In addition to the queen from the strong hive being split, the nuc box received:
- one frame of older, ready-to-emerge brood. That will instantly infuse this new colony with a crop of fresh nurse bees.
- one frame of young, uncapped brood, which both extends the emergence of nurse bees until the queen lays up this nuc, AND acts as “bee stickum” so this little colony does not decide to abscond. Sometimes bees object to the housing we give them, by leaving! But they will NOT LEAVE open brood. Heh heh.
- one frame heavy with fresh pollen stores
- one frame heavy with fresh nectar stores
- one frame of drawn but empty comb (for HRH to lay in)
Note that this is the dream recipe for a new nucleus colony. Most of us have to make do with much less. That is ok, but the less you give them, the more time it will take to get the colony on its feet. At minimum you can give them two frames of bees and brood, and feed them heavily while they grow. If it is still chilly outside, give them some insulation over the cluster.
Tim will have a different problem: this little nuc colony, headed by a strong queen in full lay, will fill the empty comb in no time flat. He will have to watch them very carefully to ensure HRH does not run out of room. In a week or two, depending on how quickly the mature brood emerges, freeing up space, he will have to give these girls more room. He could give them another storey on this nuc setup, or put them into an 8 frame or 10 frame setup of their own. Whatever he does, they will keep growing (note: he could have put this nuc colony straight into a 10 frame deep setup, with or without follower boards to limit the nest space at first…if nights are decently warm the nuc colony can handle a 10 frame deep…and as in winter, you can also insulate over the cluster if it is chilly). If they keep growing and don’t get more room, they will swarm.
Strong nucs swarm readily. As in the blink of an eye!
All done! Dore, left, is Tim’s secret weapon: a supportive spouse (beekeeping is hard on the spouse who has to deal with the stockpiles of sticky equipment and absentee partner on all sunny summer afternoons…), and a crackerjack queen spotter!
Tim is filling the hive top feeder. He has made a box to go over the feeder to protect the nuc from rain, wind and robbers.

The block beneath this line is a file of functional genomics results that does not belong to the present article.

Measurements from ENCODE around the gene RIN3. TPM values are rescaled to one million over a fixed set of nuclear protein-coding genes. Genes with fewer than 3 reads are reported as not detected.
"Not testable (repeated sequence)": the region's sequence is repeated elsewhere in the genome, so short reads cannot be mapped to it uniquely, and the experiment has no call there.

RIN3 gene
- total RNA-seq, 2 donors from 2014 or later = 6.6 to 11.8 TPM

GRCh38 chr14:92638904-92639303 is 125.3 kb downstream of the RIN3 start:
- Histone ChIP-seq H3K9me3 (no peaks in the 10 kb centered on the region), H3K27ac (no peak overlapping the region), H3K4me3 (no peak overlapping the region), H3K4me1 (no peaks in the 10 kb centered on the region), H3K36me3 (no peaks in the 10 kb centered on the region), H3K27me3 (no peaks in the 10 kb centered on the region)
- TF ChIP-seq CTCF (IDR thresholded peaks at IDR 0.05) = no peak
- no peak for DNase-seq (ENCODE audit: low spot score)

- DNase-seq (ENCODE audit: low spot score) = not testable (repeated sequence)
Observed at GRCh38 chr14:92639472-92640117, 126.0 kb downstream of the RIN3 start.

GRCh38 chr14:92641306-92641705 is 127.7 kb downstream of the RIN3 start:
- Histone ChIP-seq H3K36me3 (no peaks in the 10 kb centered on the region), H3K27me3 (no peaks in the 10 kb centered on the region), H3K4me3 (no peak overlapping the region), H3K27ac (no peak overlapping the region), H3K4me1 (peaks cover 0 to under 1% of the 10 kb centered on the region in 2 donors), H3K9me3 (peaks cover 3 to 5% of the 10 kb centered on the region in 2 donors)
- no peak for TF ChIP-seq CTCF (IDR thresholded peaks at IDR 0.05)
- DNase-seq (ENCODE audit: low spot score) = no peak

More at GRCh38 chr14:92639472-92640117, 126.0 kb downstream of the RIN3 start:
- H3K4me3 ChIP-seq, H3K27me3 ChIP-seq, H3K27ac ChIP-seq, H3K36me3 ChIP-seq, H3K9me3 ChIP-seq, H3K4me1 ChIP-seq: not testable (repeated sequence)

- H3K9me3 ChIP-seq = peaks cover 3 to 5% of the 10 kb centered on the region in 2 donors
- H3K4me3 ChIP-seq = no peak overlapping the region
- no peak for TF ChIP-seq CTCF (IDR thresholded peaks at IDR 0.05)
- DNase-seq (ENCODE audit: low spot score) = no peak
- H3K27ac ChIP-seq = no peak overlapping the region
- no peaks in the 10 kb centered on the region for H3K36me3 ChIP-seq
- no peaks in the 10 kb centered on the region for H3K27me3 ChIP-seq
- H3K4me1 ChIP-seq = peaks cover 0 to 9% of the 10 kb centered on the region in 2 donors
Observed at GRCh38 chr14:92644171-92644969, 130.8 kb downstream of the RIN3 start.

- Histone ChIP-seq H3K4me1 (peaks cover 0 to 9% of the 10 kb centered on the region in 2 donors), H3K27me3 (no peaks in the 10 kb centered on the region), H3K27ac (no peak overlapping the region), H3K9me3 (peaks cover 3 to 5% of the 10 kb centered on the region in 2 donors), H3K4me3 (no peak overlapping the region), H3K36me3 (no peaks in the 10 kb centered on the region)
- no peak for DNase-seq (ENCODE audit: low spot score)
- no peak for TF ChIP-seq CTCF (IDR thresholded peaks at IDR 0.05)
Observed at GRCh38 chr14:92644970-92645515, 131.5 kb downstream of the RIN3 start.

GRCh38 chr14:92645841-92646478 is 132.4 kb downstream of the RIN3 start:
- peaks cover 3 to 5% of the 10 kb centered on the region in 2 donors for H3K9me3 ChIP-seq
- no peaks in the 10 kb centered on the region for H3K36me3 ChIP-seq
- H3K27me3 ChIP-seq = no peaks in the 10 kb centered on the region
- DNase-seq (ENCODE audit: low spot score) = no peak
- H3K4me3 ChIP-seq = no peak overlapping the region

Voilà, the finished split. Note grass in the entryway. This nuc is going to live in the same apiary from whence came the mother hive, so keeping the bees cooped up for a day or two while the grass dries out and the bees clear the entrance will help the nuc retain any mature foragers that came in the frames from the mother hive.
Otherwise, the mature field bees will fly back to their old home. We’d like some to stay put and forage for this nuc colony instead.
Because the nuc will be low on foragers for a while, they have lots of stores on board, and are also being fed both syrup and pollen sub, just in case…they need lots of resources to feed all their brood.
In the original hive, all the frames we pulled out have been replaced by frames containing new, waxed foundation. The bees in this suddenly queenless hive will immediately begin raising queen larvae in queen cells. They will have no new brood coming along till their new queen pupates, emerges, and returns from successful mating flights. So they can stay busy redirecting “feeding the brood” energy to drawing new wax comb (easy in the maple nectar flow) and putting up maple honey.
In addition, because they are raising queens, this hive will get syrup and pollen sub feeds until the new queen cells are capped.
Although there is lots of pollen and nectar coming in, we want to be absolutely sure this colony has lashings of nutrition to give to those new queens. The better they are fed, the better the queens will be.
Here is another stellar frame (from the next hive Tim split). Note the solid brood pattern, generous bee population…and nectar in those brood cells.